Washington, July 1 : Forget fingerprint and iris scanners, the future of automated identification using body parts is in the palm of your hand, at least that's what Fujitsu Computer Products of America wants people to think.
Fujitsu Computer Products of America recently unveiled palm-scanning technology for the U.S. market that's already in widespread use in Asia.
Hiroko Naito, Fujitsu's business development manager, said that the firm's PalmSecure technology uses near-infrared scanning to identify people by the pattern of veins in their palms, which are as distinctive as fingerprints.
"It's a contactless device - you just hold your hand over the sensor, so it's hygienic and easy to use. We have heard so many times from customers that the reason they were hesitant about biometrics is that it could be intrusive," Live Science quoted Naito, as saying.
Geoffrey Turner, senior analyst at Forrester Research, said that fingerprint scanners are already deeply entrenched in the U.S. market, and that the scanners used by fingerprint systems are much smaller than palm scanners, making them more attractive for desktop use.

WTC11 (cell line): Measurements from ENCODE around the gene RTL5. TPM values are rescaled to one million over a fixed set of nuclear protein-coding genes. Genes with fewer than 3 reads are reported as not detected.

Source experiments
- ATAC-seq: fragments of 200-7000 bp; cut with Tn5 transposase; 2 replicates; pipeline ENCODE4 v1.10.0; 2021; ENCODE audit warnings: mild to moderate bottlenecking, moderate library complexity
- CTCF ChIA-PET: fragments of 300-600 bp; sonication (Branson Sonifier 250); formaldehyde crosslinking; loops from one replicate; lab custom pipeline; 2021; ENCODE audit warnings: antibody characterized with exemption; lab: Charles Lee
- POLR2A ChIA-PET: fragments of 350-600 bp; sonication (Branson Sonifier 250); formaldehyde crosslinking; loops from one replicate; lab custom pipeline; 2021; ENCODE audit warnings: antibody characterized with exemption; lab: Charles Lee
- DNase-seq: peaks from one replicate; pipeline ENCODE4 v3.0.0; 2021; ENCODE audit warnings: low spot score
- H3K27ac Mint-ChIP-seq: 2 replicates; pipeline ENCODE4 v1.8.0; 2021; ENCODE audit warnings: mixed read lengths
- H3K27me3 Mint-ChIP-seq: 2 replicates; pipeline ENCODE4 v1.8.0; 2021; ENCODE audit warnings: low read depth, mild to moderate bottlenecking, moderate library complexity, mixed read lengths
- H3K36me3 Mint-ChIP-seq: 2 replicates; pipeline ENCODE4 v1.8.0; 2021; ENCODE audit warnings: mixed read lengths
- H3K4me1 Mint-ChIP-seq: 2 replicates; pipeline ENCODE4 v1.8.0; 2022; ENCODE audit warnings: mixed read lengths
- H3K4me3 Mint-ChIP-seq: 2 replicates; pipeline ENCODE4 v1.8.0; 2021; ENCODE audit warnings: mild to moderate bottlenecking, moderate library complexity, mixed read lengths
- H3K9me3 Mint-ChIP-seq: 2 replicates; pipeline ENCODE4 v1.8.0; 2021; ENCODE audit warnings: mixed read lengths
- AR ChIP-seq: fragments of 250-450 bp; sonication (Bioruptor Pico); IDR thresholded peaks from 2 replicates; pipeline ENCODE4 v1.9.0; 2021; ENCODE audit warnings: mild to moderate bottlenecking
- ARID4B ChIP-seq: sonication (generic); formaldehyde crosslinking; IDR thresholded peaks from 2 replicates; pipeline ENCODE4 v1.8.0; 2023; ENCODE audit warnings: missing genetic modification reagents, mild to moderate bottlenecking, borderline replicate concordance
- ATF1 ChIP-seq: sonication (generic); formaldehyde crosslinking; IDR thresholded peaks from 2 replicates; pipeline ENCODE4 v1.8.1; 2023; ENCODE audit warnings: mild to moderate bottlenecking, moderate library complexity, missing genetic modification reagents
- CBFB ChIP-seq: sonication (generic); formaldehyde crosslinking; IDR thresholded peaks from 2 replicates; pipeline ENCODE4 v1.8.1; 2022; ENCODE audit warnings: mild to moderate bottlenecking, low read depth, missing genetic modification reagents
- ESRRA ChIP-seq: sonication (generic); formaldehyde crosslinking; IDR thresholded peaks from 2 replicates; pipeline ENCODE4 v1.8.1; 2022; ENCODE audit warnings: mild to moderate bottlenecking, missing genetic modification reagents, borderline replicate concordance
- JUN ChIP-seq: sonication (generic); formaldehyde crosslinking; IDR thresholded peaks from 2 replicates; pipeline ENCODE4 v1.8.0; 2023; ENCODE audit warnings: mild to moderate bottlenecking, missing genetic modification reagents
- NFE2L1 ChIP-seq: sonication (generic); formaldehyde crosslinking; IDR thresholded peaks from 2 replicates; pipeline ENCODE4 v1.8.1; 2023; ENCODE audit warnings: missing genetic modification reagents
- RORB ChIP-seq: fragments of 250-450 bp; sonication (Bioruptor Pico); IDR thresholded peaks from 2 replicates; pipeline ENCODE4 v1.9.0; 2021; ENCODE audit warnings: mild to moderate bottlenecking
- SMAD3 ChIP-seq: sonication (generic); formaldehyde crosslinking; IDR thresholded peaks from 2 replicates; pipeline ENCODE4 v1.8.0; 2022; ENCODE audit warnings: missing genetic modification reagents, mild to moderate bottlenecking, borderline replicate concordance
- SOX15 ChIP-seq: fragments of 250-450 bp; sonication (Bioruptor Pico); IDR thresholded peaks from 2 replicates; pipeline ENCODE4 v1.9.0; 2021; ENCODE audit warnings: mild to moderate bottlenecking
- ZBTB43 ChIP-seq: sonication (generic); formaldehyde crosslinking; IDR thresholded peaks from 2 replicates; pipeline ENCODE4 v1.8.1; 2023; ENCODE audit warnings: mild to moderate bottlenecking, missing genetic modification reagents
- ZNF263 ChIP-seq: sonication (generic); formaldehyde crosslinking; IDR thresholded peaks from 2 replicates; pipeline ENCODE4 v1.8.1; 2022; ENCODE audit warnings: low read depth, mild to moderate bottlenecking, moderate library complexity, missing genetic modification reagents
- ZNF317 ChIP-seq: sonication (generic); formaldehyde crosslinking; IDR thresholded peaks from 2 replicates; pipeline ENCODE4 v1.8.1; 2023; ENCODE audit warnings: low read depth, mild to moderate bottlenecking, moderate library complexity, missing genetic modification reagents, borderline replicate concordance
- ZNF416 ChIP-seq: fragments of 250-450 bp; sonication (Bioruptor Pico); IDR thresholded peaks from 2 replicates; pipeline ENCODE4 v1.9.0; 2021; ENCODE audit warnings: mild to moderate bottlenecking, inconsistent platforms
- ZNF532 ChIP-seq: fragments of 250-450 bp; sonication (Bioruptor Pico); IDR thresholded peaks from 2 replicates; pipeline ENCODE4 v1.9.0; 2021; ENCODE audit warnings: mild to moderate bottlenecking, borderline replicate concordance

"The chief reason for the development of the palm scanner is that in Japan fingerprints are associated with criminality, so there is a strong cultural aversion to using fingerprint scanners," Turner said.
"And there is the question of hygiene, since people will be touching something. To make an impact here, palm scanning will have to overcome the strong head start that fingerprint swipes have," he added.
Naito said that one of the major advantages that PalmSecure has over fingerprint scanners is that a significant percentage of the population - as high as 8 percent - cannot use them because of damaged or missing fingers.
"Anyone can use our system. If they have lost their hand they can do some other part of the body," Naito said.
The technology also prevents the system from being fooled with color photographs, Naito said.